Bernard Ram?n was a prolific Baptist theologian who sought to address the world of modern thought. He focused especially on the issue of science. Andrew Kim's article addresses the evolution of Ramm's thought and his legacy. Converted just as he was entering college, Ramm's first circle of Christian influence was Fundamentalism. Kim traces Ramm's intellectual journey from the inadequacies he found in Fundamentalism to Neo-evangelism. Educated at the University of Washington in Seattle and Eastern Baptist Theological Seminary in Philadelphia, he was introduced to a variety of philosophical perspectives. Ramm taught Bible and Apologetics at the Bible Institute of Los Angeles (BIOLA) and simultaneously enrolled at the University of Southern California (USC) where he earned master's and doctoral degrees focusing on the philosophy of science. The contradictory presuppositions for his teaching assignments at BIOLA and his graduate work at USC created serious conflicts in his mind. Ramm focused his attention on a search for compatibility between science and religion with predicable mixed responses. Kim finds Ramm's legacy to be creation of space within the American Baptist identity for accommodation of belief in both modern science and religious belief.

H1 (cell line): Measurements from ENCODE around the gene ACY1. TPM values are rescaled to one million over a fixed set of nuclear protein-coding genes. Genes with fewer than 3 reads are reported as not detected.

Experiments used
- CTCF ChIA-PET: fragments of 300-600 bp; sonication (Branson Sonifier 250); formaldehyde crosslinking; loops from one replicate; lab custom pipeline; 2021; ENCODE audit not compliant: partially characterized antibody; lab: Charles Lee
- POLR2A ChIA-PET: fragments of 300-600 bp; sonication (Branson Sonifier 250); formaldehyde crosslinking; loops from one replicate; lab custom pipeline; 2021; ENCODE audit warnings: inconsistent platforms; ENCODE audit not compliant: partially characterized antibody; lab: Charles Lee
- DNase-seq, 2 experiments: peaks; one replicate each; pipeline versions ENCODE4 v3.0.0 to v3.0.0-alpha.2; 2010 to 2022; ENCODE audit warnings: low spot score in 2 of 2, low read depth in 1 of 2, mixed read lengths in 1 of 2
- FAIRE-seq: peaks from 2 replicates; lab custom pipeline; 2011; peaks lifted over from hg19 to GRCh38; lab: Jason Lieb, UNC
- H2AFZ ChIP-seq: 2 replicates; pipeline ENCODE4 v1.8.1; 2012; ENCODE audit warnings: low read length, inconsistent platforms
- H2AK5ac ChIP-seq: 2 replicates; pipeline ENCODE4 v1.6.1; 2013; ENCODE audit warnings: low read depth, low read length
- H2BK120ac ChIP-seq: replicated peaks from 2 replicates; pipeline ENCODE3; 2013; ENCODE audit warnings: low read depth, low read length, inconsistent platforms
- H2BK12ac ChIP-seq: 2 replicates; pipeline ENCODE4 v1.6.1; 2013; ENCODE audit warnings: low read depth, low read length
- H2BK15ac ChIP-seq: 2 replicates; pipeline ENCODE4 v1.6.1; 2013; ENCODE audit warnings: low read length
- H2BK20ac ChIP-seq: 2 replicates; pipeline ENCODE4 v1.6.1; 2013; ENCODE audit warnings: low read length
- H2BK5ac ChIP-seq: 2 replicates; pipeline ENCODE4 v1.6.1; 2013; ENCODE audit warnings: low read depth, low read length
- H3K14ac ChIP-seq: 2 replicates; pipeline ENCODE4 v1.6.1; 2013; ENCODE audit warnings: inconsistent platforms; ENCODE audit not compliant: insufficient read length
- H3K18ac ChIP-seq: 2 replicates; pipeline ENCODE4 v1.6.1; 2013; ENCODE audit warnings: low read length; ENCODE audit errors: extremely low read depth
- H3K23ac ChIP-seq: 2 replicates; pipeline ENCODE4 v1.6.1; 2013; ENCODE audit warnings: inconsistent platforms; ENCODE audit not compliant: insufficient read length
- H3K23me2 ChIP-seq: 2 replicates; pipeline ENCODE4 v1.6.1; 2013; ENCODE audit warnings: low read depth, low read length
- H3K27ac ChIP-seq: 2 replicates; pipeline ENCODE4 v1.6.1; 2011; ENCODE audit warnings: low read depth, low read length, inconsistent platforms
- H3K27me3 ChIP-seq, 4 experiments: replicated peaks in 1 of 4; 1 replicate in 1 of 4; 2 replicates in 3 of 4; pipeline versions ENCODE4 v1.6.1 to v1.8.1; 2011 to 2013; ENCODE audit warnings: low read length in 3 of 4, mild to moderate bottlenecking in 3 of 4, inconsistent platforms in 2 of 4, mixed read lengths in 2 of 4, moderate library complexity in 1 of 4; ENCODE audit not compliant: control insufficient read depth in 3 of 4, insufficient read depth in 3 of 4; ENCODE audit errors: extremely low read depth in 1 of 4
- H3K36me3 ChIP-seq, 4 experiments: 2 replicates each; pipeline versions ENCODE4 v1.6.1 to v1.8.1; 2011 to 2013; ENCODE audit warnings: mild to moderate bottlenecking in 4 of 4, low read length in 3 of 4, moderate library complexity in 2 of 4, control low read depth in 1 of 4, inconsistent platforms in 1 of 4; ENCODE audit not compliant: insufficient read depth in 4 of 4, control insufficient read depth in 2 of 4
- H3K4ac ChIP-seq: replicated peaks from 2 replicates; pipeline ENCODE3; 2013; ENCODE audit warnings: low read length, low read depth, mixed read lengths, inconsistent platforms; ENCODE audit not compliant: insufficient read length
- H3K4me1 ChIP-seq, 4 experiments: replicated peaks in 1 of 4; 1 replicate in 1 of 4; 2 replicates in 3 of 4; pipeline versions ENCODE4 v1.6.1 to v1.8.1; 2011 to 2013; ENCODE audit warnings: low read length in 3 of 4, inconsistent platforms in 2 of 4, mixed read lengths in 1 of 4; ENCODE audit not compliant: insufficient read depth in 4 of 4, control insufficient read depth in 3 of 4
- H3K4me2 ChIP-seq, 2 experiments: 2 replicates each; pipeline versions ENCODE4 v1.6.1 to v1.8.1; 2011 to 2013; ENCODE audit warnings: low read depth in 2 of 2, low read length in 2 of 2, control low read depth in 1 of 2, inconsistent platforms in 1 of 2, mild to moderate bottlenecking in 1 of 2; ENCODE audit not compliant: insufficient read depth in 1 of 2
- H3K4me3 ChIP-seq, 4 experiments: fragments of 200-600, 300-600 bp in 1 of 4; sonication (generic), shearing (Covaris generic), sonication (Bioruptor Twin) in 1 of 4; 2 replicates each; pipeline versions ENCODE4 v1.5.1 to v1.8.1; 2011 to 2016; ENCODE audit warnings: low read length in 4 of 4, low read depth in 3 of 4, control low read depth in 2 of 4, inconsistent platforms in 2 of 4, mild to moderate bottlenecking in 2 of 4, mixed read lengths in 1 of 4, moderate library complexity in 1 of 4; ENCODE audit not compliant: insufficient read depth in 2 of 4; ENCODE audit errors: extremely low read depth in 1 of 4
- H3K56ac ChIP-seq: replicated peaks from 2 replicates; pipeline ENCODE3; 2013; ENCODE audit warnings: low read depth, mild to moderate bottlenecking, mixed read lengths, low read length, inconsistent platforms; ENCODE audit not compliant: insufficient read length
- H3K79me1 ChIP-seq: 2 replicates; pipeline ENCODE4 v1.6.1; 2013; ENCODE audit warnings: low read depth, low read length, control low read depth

Like other denominations, Baptists have honored their missionaries not only for their efforts to spread the gospel but also for the personal sacrifices they made in order to pursue their tasks. Andrew Gardner explores this question in his study of Henrietta Hall Shuck, an early missionary to China. This study examines her experience through the lens of emotion. Gardner appropriates the concept of emotionology, a neglected aspect of historians' approach to this subject. Shuck articulated her strong impulse to spread the gospel; on the other hand she struggled with the loss of natural human contact with family members. These contrasting desires must have created similar emotions among many missionaries. Shuck explicitly expressed both emotions in her writings, describing them as "peculiar." She found the resolution of this tension by affirming in correspondence with her father and her sisters that they would all meet again in heaven. Despite her devoted work in China for ten years, results appeared to he minimal, casting further doubt on her decision to leave family for missionary work. She found the means for coping with her emotions only in the promise of reunion with family members in heaven.